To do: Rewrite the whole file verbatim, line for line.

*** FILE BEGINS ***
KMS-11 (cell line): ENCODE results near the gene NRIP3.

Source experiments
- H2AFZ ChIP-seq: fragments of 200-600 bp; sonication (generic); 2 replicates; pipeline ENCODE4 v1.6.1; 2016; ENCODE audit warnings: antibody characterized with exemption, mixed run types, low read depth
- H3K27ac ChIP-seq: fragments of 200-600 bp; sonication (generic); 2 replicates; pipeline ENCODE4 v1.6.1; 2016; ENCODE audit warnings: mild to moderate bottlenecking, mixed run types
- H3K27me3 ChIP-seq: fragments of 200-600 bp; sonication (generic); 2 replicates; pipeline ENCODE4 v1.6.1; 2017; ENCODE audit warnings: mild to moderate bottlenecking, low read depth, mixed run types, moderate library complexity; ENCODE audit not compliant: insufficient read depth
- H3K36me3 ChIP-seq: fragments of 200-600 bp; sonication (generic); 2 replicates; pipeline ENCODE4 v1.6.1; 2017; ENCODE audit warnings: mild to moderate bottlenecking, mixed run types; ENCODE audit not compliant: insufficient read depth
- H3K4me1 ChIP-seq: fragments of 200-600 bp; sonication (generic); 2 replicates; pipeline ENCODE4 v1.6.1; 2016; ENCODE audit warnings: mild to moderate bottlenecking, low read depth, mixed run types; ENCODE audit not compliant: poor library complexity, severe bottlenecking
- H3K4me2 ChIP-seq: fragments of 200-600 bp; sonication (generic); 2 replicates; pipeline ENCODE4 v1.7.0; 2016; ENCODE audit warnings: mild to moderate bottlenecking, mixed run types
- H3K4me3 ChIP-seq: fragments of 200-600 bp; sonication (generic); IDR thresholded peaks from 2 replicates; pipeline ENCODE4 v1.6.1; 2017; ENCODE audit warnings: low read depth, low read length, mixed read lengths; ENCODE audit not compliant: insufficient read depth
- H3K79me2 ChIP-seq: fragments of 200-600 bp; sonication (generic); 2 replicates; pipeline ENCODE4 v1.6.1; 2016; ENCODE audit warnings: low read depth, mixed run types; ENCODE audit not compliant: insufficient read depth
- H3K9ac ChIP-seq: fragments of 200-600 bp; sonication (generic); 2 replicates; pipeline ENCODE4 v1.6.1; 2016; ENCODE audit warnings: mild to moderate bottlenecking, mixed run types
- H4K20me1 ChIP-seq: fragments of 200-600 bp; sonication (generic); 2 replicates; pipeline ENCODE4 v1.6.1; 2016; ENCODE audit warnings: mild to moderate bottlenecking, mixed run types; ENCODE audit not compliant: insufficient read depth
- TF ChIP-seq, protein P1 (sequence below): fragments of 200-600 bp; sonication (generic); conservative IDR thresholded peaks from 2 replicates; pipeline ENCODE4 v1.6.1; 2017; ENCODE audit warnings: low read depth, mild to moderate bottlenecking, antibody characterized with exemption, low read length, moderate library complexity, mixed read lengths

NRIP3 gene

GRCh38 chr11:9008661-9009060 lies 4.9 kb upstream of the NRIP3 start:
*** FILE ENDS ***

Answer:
KMS-11 (cell line): ENCODE results near the gene NRIP3.

Source experiments
- H2AFZ ChIP-seq: fragments of 200-600 bp; sonication (generic); 2 replicates; pipeline ENCODE4 v1.6.1; 2016; ENCODE audit warnings: antibody characterized with exemption, mixed run types, low read depth
- H3K27ac ChIP-seq: fragments of 200-600 bp; sonication (generic); 2 replicates; pipeline ENCODE4 v1.6.1; 2016; ENCODE audit warnings: mild to moderate bottlenecking, mixed run types
- H3K27me3 ChIP-seq: fragments of 200-600 bp; sonication (generic); 2 replicates; pipeline ENCODE4 v1.6.1; 2017; ENCODE audit warnings: mild to moderate bottlenecking, low read depth, mixed run types, moderate library complexity; ENCODE audit not compliant: insufficient read depth
- H3K36me3 ChIP-seq: fragments of 200-600 bp; sonication (generic); 2 replicates; pipeline ENCODE4 v1.6.1; 2017; ENCODE audit warnings: mild to moderate bottlenecking, mixed run types; ENCODE audit not compliant: insufficient read depth
- H3K4me1 ChIP-seq: fragments of 200-600 bp; sonication (generic); 2 replicates; pipeline ENCODE4 v1.6.1; 2016; ENCODE audit warnings: mild to moderate bottlenecking, low read depth, mixed run types; ENCODE audit not compliant: poor library complexity, severe bottlenecking
- H3K4me2 ChIP-seq: fragments of 200-600 bp; sonication (generic); 2 replicates; pipeline ENCODE4 v1.7.0; 2016; ENCODE audit warnings: mild to moderate bottlenecking, mixed run types
- H3K4me3 ChIP-seq: fragments of 200-600 bp; sonication (generic); IDR thresholded peaks from 2 replicates; pipeline ENCODE4 v1.6.1; 2017; ENCODE audit warnings: low read depth, low read length, mixed read lengths; ENCODE audit not compliant: insufficient read depth
- H3K79me2 ChIP-seq: fragments of 200-600 bp; sonication (generic); 2 replicates; pipeline ENCODE4 v1.6.1; 2016; ENCODE audit warnings: low read depth, mixed run types; ENCODE audit not compliant: insufficient read depth
- H3K9ac ChIP-seq: fragments of 200-600 bp; sonication (generic); 2 replicates; pipeline ENCODE4 v1.6.1; 2016; ENCODE audit warnings: mild to moderate bottlenecking, mixed run types
- H4K20me1 ChIP-seq: fragments of 200-600 bp; sonication (generic); 2 replicates; pipeline ENCODE4 v1.6.1; 2016; ENCODE audit warnings: mild to moderate bottlenecking, mixed run types; ENCODE audit not compliant: insufficient read depth
- TF ChIP-seq, protein P1 (sequence below): fragments of 200-600 bp; sonication (generic); conservative IDR thresholded peaks from 2 replicates; pipeline ENCODE4 v1.6.1; 2017; ENCODE audit warnings: low read depth, mild to moderate bottlenecking, antibody characterized with exemption, low read length, moderate library complexity, mixed read lengths

NRIP3 gene

GRCh38 chr11:9008661-9009060 lies 4.9 kb upstream of the NRIP3 start: